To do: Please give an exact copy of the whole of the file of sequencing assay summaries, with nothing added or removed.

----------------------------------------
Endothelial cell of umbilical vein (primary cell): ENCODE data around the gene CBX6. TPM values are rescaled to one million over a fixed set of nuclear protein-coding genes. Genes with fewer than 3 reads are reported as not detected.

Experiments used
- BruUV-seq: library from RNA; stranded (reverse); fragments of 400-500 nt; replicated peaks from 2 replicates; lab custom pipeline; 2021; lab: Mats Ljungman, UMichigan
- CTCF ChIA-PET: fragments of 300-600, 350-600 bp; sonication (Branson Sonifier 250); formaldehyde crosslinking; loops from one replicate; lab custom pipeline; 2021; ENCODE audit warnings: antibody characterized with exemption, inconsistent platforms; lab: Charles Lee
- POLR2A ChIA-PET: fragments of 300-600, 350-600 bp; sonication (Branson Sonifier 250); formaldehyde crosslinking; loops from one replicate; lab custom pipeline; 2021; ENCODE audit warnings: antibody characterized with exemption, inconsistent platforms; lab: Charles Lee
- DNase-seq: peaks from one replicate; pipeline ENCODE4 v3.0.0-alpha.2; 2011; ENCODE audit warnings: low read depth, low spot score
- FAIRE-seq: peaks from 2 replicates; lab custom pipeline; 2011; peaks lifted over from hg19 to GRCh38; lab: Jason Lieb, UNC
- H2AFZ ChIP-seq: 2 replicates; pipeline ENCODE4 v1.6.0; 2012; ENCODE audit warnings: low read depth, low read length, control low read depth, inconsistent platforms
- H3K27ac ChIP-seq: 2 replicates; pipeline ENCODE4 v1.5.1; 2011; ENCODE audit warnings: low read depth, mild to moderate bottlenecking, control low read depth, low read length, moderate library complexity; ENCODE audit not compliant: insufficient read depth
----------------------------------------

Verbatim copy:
Endothelial cell of umbilical vein (primary cell): ENCODE data around the gene CBX6. TPM values are rescaled to one million over a fixed set of nuclear protein-coding genes. Genes with fewer than 3 reads are reported as not detected.

Experiments used
- BruUV-seq: library from RNA; stranded (reverse); fragments of 400-500 nt; replicated peaks from 2 replicates; lab custom pipeline; 2021; lab: Mats Ljungman, UMichigan
- CTCF ChIA-PET: fragments of 300-600, 350-600 bp; sonication (Branson Sonifier 250); formaldehyde crosslinking; loops from one replicate; lab custom pipeline; 2021; ENCODE audit warnings: antibody characterized with exemption, inconsistent platforms; lab: Charles Lee
- POLR2A ChIA-PET: fragments of 300-600, 350-600 bp; sonication (Branson Sonifier 250); formaldehyde crosslinking; loops from one replicate; lab custom pipeline; 2021; ENCODE audit warnings: antibody characterized with exemption, inconsistent platforms; lab: Charles Lee
- DNase-seq: peaks from one replicate; pipeline ENCODE4 v3.0.0-alpha.2; 2011; ENCODE audit warnings: low read depth, low spot score
- FAIRE-seq: peaks from 2 replicates; lab custom pipeline; 2011; peaks lifted over from hg19 to GRCh38; lab: Jason Lieb, UNC
- H2AFZ ChIP-seq: 2 replicates; pipeline ENCODE4 v1.6.0; 2012; ENCODE audit warnings: low read depth, low read length, control low read depth, inconsistent platforms
- H3K27ac ChIP-seq: 2 replicates; pipeline ENCODE4 v1.5.1; 2011; ENCODE audit warnings: low read depth, mild to moderate bottlenecking, control low read depth, low read length, moderate library complexity; ENCODE audit not compliant: insufficient read depth